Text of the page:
Why We Have Lead-Safe Certification from the EPA
If your home was built before 1978, there’s a chance it may contain lead paint. Whether or not that will affect you and your family depends on several factors. If any children under the age of six reside in your home, you should read this information from the Environmental Protection Agency (EPA) on how to stay lead-safe.
Lead Safety and Replacement Windows and Doors
What does all this have to do with getting your windows or doors replaced? Well, when contractors of any kind cut into the walls of your pre-1978 home, they may stir up dust or paint chips—which may contain lead.
In order to do work correctly and safely in a home that may contain lead, a firm needs to have special training. This training leads to Lead-Safe Certification from the EPA. Potomac View Energy is an EPA Lead-Safe Certified Firm.
What does this mean for you? When we are planning to do work that “disturbs” more than six square feet of the interior of your home, or 20 square feet of the exterior, we will test for lead. If no lead is detected, we perform the job as we normally would. If lead is detected, we will use lead-safe work practices that include:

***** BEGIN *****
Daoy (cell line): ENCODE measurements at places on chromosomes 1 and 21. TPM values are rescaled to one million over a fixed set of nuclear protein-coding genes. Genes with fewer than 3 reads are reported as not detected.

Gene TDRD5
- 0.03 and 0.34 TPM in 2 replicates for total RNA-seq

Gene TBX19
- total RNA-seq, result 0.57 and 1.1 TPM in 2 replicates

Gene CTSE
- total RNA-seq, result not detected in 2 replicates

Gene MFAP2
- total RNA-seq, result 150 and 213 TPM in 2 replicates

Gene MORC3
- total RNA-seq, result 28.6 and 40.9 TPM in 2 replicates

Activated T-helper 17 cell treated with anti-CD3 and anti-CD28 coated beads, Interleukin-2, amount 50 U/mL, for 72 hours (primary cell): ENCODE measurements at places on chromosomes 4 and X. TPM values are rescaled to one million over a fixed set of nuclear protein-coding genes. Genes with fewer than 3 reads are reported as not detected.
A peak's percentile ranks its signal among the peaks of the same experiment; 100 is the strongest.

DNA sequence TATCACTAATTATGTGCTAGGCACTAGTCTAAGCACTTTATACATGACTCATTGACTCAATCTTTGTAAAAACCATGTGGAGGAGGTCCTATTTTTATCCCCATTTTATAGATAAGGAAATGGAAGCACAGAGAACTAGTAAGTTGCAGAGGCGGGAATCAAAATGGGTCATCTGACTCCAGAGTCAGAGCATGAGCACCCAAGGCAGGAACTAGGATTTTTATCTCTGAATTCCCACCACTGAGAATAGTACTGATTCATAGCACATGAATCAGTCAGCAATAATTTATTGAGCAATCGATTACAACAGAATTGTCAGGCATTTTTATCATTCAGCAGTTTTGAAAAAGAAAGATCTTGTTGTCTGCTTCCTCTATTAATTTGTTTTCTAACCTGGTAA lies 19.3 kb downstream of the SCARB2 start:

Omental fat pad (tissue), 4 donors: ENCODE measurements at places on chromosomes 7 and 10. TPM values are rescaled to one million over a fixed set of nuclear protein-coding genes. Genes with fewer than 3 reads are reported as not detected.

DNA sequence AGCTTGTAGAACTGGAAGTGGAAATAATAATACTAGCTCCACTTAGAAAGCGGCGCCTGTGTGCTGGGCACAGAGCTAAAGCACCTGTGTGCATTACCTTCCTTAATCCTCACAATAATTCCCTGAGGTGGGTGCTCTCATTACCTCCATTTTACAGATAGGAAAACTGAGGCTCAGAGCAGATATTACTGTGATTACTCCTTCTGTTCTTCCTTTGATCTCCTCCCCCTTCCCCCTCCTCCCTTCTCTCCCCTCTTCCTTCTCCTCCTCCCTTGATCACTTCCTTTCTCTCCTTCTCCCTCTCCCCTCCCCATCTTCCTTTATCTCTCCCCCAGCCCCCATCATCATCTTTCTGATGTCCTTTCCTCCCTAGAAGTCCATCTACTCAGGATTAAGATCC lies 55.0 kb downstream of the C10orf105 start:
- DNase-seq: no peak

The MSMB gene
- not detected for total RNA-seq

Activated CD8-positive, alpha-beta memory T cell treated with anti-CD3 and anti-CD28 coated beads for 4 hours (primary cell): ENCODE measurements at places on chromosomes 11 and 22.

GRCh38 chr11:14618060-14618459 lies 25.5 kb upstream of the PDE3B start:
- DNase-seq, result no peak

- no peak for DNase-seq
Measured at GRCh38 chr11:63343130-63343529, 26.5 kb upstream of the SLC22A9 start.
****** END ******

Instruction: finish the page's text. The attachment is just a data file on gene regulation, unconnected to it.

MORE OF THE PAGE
- Minimizing dust
- Setting up dust-containment equipment
- Cleaning up, collecting, and safely disposing of potentially contaminated waste
- Posting warning signs around the project site
- Maintaining a record of the job
- Giving you, the homeowner, informational materials about lead in homes from the EPA
All of this is done to ensure your family’s safety.
Why Lead Safety Is Important
Any steps you can take to make your home safer is worth doing. If you have, or plan to have, children, it’s a good idea to get your home tested for lead. Exposure to dust from lead-based paint is the most common way to get lead poisoning.
If your home was built before 1978, and you are hiring a contractor of any kind to work on your home, ask them if they have EPA Lead-Safe Certification. It’s the only way to guarantee that the work will be done safely.